“Well done, everybody," Wrogan said, brushing his hands off. “Let's get it back to headquarters."
Victor stepped forward immediately and took the handle of the large net that held Stark. The metal fibers were still swirling in a spiral of red, yellow, and green, but Stark hadn't moved an inch inside it. With a grunt, Victor pushed it, scooting it across the parking lot like some kind of psychedelic lawn mower, to the back door of the bank. He pulled out a key ring like I'd seen Dex wear, and unlocked the door with it. Just like I'd expected, it swung open to reveal the Corridor or Doors.
“You did well, Amber," Mr. Wrogan said, bringing my attention back to him. “Good work."
All I did was sit around and not get in the way, I thought, but I wasn't about to tell him that. He still owed me a favor, and I didn't want him to think I was anything less than completely deserving of it.
I turned and went back into the pocket dimension where I'd left my clothes, and was happy to see them in the same pile I'd put them in. I wouldn't have put it past Ed to try and steal my underwear or something, but I guess Wrogan had been enough to keep him in line.
Still, I thought as I shifted back and got dressed, he did do pretty good in the fight just now.
I hadn't been expecting that. Victor was the best fighter, but that didn't really surprise me. What surprised me was that Edgar, a kid who couldn't be older than fourteen, was a better fighter than Dex. Sure, Dex had held his own, but Ed hadn't been lost his weapon or been injured.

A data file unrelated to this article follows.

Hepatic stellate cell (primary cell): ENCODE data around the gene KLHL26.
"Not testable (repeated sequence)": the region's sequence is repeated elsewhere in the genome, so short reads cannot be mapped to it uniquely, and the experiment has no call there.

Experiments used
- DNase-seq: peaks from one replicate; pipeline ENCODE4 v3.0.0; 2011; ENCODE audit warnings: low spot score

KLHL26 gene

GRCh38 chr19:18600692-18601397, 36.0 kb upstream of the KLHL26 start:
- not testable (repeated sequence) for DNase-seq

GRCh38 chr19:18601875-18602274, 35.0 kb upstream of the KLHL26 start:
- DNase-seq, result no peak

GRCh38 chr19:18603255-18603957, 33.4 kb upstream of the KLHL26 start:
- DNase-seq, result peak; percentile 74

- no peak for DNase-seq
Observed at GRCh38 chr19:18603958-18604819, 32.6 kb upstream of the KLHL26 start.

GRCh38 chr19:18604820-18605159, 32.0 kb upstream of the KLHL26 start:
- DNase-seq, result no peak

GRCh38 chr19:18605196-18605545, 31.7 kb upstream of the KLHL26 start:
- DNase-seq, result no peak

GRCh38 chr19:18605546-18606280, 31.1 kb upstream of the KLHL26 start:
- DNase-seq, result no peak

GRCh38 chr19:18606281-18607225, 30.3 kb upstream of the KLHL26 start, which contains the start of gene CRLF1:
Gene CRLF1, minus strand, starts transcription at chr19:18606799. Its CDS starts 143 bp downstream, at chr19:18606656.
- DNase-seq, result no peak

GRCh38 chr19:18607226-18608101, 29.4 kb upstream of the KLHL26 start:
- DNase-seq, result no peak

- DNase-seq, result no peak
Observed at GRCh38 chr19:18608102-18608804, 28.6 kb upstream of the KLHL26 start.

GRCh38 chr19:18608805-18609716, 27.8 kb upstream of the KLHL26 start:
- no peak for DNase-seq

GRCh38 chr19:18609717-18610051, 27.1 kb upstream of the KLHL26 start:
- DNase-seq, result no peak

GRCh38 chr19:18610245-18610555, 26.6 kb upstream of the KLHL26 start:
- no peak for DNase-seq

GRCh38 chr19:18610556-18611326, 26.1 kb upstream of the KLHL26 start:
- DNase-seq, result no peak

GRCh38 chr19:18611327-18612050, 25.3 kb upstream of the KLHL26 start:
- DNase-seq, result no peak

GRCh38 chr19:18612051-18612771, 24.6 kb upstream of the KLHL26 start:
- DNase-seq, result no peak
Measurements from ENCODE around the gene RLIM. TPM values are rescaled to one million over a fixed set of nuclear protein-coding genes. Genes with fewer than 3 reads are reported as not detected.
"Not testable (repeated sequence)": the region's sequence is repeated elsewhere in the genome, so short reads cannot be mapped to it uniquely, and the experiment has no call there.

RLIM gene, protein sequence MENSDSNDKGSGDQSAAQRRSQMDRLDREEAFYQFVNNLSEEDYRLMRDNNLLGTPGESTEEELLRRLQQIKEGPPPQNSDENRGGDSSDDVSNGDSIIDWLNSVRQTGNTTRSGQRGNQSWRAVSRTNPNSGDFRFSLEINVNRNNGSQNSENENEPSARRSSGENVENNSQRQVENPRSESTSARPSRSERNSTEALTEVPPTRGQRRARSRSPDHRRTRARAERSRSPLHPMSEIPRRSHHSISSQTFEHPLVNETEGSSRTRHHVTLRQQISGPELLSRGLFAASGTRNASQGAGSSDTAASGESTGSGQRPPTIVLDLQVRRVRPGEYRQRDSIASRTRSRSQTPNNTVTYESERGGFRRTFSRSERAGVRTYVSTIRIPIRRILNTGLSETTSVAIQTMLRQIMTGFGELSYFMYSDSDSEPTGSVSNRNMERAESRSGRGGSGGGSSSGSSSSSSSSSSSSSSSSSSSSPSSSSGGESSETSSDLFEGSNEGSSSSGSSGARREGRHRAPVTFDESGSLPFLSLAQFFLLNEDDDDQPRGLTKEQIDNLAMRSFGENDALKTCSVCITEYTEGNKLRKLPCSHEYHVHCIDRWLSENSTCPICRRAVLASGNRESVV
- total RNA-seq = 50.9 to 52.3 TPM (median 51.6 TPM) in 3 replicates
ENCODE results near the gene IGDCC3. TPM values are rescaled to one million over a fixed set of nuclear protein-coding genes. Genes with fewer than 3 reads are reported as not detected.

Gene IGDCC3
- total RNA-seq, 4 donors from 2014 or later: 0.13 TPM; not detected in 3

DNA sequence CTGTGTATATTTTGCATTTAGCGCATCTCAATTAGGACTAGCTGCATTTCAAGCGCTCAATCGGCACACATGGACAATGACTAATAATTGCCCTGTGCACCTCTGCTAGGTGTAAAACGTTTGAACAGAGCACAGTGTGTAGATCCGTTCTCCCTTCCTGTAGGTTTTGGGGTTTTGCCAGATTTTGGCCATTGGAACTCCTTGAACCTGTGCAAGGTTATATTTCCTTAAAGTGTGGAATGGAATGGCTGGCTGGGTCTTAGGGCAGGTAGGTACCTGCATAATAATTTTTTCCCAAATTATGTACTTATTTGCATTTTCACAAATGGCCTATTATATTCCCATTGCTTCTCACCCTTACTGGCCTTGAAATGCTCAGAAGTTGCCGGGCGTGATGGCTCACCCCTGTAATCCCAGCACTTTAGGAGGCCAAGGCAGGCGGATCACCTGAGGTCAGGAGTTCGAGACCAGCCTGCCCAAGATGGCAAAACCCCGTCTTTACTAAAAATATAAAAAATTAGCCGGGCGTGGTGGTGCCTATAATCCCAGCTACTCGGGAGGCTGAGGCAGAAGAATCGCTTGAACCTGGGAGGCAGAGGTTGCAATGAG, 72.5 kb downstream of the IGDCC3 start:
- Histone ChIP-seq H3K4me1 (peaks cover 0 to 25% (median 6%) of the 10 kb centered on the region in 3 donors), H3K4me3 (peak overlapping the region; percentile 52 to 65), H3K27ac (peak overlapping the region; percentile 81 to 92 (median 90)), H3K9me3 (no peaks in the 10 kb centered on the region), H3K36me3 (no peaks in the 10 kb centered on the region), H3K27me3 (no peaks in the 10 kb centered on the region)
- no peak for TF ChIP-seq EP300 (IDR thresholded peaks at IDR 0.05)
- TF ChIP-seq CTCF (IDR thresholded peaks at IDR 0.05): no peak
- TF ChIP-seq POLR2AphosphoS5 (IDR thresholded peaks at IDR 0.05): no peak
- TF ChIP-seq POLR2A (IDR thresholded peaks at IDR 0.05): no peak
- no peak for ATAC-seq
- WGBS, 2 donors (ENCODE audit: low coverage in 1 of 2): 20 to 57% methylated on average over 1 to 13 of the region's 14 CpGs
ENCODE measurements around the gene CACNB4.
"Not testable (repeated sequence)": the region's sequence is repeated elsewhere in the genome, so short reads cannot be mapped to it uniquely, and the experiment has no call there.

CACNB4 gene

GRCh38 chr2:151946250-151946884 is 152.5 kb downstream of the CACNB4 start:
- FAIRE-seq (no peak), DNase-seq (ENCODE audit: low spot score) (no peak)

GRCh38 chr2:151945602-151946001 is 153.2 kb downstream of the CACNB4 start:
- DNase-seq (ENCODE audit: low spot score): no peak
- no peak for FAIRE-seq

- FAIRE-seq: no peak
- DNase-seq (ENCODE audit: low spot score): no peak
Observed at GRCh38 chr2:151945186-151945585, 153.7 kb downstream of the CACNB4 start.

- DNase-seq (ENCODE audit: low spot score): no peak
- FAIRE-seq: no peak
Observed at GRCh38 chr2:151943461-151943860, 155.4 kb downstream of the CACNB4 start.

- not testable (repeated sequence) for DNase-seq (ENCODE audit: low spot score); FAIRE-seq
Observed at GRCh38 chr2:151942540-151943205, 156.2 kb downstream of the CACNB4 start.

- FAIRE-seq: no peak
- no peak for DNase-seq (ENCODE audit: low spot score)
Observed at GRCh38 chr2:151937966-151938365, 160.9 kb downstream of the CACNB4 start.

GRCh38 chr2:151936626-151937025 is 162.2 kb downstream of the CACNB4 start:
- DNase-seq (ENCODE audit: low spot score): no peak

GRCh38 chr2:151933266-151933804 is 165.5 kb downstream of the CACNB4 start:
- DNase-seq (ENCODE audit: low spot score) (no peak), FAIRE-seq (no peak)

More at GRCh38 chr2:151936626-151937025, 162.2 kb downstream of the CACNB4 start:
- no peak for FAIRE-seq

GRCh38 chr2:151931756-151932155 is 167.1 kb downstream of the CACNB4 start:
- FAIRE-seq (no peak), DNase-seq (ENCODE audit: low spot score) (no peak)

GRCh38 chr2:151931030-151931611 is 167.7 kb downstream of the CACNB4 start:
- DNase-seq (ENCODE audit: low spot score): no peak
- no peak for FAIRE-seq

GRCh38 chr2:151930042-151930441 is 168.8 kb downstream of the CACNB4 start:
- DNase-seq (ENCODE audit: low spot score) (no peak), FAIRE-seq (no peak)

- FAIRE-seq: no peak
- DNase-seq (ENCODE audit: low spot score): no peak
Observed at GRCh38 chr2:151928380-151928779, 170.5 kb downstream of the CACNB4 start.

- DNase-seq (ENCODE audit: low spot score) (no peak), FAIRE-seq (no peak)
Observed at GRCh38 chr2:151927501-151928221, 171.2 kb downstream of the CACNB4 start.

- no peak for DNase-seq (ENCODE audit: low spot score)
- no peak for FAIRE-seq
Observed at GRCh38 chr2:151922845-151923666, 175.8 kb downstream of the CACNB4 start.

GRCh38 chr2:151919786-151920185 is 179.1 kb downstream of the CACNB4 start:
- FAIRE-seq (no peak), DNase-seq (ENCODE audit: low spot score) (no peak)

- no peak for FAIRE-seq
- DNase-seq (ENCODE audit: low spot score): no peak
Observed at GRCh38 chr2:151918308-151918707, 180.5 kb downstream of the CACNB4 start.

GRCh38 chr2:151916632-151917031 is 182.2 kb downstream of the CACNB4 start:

Dex's injury, though. He'd been bitten by a werewolf. Everything I knew about werewolves told me that would turn him into one. But he was acting so calm about it that I couldn't make myself believe that he'd actually been changed. That left only two options. Option one was that he was already a werewolf, which I highly doubted. I was beginning to be able to recognize werewolves instinctively, and Dex didn't trigger whatever sense told me that. The other option was that he hadn't been turned at all. That was impossible, though. I'll admit that I didn't know everything about werewolves, but it didn't make sense that he could be bitten and not become one. Was lycanthropy like a disease or something, and some people were just immune to it?
No, I couldn't believe that. There was another reason, and I had an idea what it could be. I finished pulling my shirt down over my head and marched back out into the parking lot where Wrogan, Dex, and Ed were still waiting for me.